i supported making the equity act in law and make the law of the land today. i voted for the civil rights act of 1990 to ban employment discrimination. i wrote the provision in the law that allows the attorney general to pursue cases involving a pattern or practice of conduct by law enforcement officers in violation of constitutional -- of federal rights. i wrote that law pip used that power during the obama/biden administration, our department of justice investigated police discrimination and abuse, including ferguson. we worked like the devil to make sure you should not allow police departments to buy excess military vehicles like armored humvees and armored personnel carrier. you don't go into a neighborhood and police in an armored humvee. we reduced the federal population by 38,000 people.
ladies and gentlemen, in the obama/biden administration, we commuted more sentences than the 13 previous presidents combined. we passed the supportive -- and by the way, with all due respect i say to chicago ans and everyone. my president gets much too little credit for all that he did. he was one of the great presidents of the united states of america. and i'm tired of hearing about what he didn't do. [ applause ] >> this man had a backbone like a ram rod. you want to know what a man or woman is made of? watch them under incredible pressure. he got elected, as we're about to fall off a cliff. we went out and had to pass an act that was the recovery act. $800 billion. and guess what, remember he stood up on -- he loved in the state of the union, turned and surprised me, he didn't tell me,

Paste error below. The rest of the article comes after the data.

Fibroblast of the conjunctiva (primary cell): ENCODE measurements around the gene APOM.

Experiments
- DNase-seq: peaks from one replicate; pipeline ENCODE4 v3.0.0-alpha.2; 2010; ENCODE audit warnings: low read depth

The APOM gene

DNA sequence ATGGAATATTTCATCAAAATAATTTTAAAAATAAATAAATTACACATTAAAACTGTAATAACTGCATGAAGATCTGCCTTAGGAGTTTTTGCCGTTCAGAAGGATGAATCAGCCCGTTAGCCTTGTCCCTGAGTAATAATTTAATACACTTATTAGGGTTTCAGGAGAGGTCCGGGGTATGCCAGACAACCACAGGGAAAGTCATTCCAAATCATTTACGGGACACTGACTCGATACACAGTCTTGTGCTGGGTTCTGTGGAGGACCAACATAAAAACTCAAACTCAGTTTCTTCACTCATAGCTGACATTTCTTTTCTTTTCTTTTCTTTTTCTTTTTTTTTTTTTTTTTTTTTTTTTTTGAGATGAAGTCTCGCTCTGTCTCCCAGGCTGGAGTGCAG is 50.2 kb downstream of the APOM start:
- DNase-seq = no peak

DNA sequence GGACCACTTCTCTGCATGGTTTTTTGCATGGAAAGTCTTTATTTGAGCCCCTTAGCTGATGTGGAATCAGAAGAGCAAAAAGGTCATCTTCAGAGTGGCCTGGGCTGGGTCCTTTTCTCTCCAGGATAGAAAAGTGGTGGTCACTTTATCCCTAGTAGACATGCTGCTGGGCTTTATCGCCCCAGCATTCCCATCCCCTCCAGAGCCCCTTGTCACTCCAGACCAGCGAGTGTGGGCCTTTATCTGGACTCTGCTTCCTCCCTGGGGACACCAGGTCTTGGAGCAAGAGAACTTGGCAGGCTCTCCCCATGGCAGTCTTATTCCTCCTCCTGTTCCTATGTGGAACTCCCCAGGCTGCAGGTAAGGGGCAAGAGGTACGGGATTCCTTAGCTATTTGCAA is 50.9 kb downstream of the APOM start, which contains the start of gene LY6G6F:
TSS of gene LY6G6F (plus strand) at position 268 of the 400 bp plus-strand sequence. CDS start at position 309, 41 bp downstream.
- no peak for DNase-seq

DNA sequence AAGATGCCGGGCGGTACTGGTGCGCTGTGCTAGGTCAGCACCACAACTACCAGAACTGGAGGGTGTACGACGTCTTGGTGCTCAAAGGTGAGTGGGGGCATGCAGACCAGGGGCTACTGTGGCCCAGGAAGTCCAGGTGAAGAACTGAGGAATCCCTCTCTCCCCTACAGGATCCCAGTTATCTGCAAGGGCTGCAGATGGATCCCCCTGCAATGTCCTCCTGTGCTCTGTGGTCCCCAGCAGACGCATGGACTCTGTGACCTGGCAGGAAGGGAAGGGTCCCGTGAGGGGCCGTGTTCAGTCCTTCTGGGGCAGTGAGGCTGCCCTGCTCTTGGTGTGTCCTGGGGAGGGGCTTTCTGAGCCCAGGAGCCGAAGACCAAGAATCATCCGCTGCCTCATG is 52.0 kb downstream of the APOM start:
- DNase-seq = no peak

and sheriff joe is going to enforce the act. thanks a lot, mr. president. $800 billion. but we did it without less than 2% of waste, fraud or abuse in that act. here's what he did. everything that landed on his desk i watched him. i watched him. i sat with him, every single morning and i watched him, for hundreds of hours in that -- in the so-called -- the situation room -- not where wolf blitzer lives, the real situation room, i watched him, and i want to tell you, chicago, you had a great great man out here, and he's still a great man, and he still has a lot to offer. in office we passed an initiative to break the pipeline. the discussion in this race today shouldn't be about the past. we should be talking about how
we can do better. how we can move forward. how we can give every child in america the opportunity for success stories. these aren't somebody else's children, they're our children. they're all our children, not a joke. they're all our children. and they're the kite strings that lift our national ambitions aloft. we have to make people realize what you all are doing. what you're doing is, every single child in america has enormous potential. but it means you have to have good schools in every neighborhood. no child's future should be determined by their zip code. that's why i propose tripling the funding for title i schools. we're going to increase teacher's pay, make prek absolutely a requirement across the board. ladies and gentlemen, these teachers walk into school every day like my wife. she taught in the public school system, she teaches at a